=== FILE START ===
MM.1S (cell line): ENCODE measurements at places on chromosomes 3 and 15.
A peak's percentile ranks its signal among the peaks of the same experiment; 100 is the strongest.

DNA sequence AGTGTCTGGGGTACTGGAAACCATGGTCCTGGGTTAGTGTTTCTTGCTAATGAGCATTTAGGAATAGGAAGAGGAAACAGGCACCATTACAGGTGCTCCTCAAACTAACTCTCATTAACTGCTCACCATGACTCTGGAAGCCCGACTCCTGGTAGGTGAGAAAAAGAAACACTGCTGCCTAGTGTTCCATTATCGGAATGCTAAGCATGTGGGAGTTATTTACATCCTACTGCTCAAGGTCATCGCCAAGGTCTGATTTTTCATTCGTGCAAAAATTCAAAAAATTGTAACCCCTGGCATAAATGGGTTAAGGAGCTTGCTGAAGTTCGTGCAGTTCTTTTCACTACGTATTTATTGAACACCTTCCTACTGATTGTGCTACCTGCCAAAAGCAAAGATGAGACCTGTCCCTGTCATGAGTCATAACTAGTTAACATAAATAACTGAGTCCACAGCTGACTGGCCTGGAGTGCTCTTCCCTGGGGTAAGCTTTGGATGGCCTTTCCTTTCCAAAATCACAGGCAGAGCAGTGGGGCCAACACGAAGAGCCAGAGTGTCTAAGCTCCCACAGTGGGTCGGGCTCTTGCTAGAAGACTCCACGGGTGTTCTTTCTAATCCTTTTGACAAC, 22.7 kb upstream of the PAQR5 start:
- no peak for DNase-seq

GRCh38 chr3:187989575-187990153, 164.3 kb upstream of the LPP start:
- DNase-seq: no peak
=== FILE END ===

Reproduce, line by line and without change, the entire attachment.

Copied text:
MM.1S (cell line): ENCODE measurements at places on chromosomes 3 and 15.
A peak's percentile ranks its signal among the peaks of the same experiment; 100 is the strongest.

DNA sequence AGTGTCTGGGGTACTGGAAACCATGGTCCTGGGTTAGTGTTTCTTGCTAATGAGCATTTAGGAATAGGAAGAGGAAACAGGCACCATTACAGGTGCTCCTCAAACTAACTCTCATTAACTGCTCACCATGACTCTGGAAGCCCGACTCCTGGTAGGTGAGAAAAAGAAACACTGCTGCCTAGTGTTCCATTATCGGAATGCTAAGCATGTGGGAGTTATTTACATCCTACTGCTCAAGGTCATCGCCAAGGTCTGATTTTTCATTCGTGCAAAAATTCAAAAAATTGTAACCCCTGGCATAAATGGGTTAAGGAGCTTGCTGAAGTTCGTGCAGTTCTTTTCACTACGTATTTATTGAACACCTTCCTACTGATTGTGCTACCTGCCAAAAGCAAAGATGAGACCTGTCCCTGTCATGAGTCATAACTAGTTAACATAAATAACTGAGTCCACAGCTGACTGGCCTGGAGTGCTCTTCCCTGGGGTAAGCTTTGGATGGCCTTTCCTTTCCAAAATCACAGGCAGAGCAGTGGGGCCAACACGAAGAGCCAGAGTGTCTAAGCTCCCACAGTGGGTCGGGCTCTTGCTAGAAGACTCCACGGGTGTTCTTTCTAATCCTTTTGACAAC, 22.7 kb upstream of the PAQR5 start:
- no peak for DNase-seq

GRCh38 chr3:187989575-187990153, 164.3 kb upstream of the LPP start:
- DNase-seq: no peak